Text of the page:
Heather credits two HIMT technology courses in particular with helping her land the job—“Health Information and Technology—Data” and “Survey of Contemporary Computing”—because they introduced her to Microsoft Access databases and writing reports.

In her role as analyst, Heather is a jack-of-all-trades. “I run clinical and financial reports, handle all patient information, analyze data, and write reports on trends. I also help with EMR training and work with the health IT department. The clinic simply can’t function without me, and that’s a very rewarding feeling.”

What is it like working in oncology? “People assume it’s a very sad field. Honestly, it was difficult at first. But over time, I saw how much hope the clinic and new treatments give patients. I feel a calling to care for people who are going through this really scary experience.”

As a receptionist, Heather says she laughed and cried with patients and their families. She was worried that when she started her HIM career, she might lose that connection.

“Actually, I interact with patients all the time to get their input and find out how to improve the clinic. Patients are so thankful for the care we give—even to me, an analyst working in the background.”

Capstone Project Expanded Her Skills

For her final HIMT course, the capstone experience, Heather approached her supervisor and asked if she could complete the hands-on, semester-long project at Green Bay Oncology. The clinic recently aligned with a larger hospital system, so for her project, Heather was in charge of organizing all the data and documentation to prepare for migration to the hospital server.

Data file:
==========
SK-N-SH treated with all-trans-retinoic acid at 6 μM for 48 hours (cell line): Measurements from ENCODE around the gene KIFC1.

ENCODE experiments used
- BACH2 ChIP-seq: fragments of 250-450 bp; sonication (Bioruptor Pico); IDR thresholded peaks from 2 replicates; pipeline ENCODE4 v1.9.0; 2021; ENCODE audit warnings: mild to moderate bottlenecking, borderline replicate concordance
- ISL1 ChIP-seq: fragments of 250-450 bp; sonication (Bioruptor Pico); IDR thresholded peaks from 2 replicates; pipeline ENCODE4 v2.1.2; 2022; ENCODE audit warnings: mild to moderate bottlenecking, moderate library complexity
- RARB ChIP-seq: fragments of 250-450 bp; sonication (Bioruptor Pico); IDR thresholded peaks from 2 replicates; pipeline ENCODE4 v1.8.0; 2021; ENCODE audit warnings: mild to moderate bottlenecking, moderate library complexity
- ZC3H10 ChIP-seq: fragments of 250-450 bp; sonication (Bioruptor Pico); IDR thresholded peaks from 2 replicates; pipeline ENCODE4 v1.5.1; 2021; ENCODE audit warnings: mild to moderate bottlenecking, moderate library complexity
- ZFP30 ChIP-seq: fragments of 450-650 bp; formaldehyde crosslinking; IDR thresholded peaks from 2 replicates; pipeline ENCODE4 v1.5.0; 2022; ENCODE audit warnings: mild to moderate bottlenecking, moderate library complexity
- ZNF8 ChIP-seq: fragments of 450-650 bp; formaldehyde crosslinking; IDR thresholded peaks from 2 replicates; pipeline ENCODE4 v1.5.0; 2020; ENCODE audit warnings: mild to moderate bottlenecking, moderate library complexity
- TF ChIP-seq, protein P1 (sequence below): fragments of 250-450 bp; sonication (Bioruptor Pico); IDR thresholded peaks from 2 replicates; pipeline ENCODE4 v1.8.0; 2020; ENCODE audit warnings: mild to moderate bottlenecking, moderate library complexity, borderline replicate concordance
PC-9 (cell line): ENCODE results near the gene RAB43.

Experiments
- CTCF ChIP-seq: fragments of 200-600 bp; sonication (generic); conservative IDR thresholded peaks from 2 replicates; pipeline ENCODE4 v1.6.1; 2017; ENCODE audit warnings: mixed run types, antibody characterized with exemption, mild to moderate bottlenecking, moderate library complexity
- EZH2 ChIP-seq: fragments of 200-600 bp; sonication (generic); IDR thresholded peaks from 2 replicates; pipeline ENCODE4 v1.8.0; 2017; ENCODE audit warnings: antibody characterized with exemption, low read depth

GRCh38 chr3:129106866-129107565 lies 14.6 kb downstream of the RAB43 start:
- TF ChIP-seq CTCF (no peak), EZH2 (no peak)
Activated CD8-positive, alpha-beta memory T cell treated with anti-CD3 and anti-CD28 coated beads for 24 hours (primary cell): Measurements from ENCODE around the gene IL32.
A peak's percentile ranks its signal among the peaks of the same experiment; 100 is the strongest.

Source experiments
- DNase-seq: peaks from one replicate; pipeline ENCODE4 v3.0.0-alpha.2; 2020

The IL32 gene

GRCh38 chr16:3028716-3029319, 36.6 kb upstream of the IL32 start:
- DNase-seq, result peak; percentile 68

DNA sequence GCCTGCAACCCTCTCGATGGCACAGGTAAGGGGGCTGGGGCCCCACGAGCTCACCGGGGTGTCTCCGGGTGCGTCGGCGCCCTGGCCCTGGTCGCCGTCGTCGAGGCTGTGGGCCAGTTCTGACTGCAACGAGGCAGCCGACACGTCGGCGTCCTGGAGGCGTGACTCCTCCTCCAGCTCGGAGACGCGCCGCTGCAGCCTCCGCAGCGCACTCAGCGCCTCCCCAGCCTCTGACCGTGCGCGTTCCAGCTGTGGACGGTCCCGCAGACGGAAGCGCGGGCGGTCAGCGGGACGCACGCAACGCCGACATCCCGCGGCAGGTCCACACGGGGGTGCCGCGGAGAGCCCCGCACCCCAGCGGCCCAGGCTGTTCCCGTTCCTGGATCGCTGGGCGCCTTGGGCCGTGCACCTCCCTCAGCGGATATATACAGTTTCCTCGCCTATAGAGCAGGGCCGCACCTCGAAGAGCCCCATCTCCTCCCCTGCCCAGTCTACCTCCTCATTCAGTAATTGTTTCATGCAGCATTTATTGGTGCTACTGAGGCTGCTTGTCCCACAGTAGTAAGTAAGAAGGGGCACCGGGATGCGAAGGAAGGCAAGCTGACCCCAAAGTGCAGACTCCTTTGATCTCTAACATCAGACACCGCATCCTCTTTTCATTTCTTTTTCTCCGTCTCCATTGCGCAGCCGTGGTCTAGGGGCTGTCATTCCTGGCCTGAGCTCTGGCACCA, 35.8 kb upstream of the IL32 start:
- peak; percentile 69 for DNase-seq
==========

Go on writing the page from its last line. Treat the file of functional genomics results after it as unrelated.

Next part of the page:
“Sounds simple, but our servers contain a tremendous amount of information,” Heather says. “I managed the project completely, often meeting with all departments and informing them about what I was doing.”

Even though she already had a health information job at the time, Heather is glad she was required to complete the capstone. “It completely opened my eyes to things that were outside my comfort zone, such as HIPAA compliancy. I never knew I was capable of finishing such a huge project.”

Bright Future Ahead

Heather graduated last May. From here, she has many options: grow in her current role and eventually become a senior analyst, or move to a different position at the clinic.

When asked if she wants to share anything else with readers, Heather says, “I want people to know this: I worked and went to school full-time—and I graduated this program with honors. If you work hard and stay organized, you can definitely do it, too.”

To explore more about the online University of Wisconsin HIMT bachelor’s degree, start here. Then, speak with an enrollment adviser about whether this program is right for you. Call 608-800-6762 or email learn@uwex.eduEnrollment advisers are available Monday through Friday from 8:30 a.m. to 5:00 p.m. CST, or by appointment. 

More HIMT Stories

Healthcare Business Analyst Says Specializing in Both HIM and Health IT Boosted Her Career

Focus on Faculty: HIMT Professor and WHIMA Board Member Betty Rockendorf 

How Many People Become Registered Health Information Administrators?

Programs: Health Information Management and Technology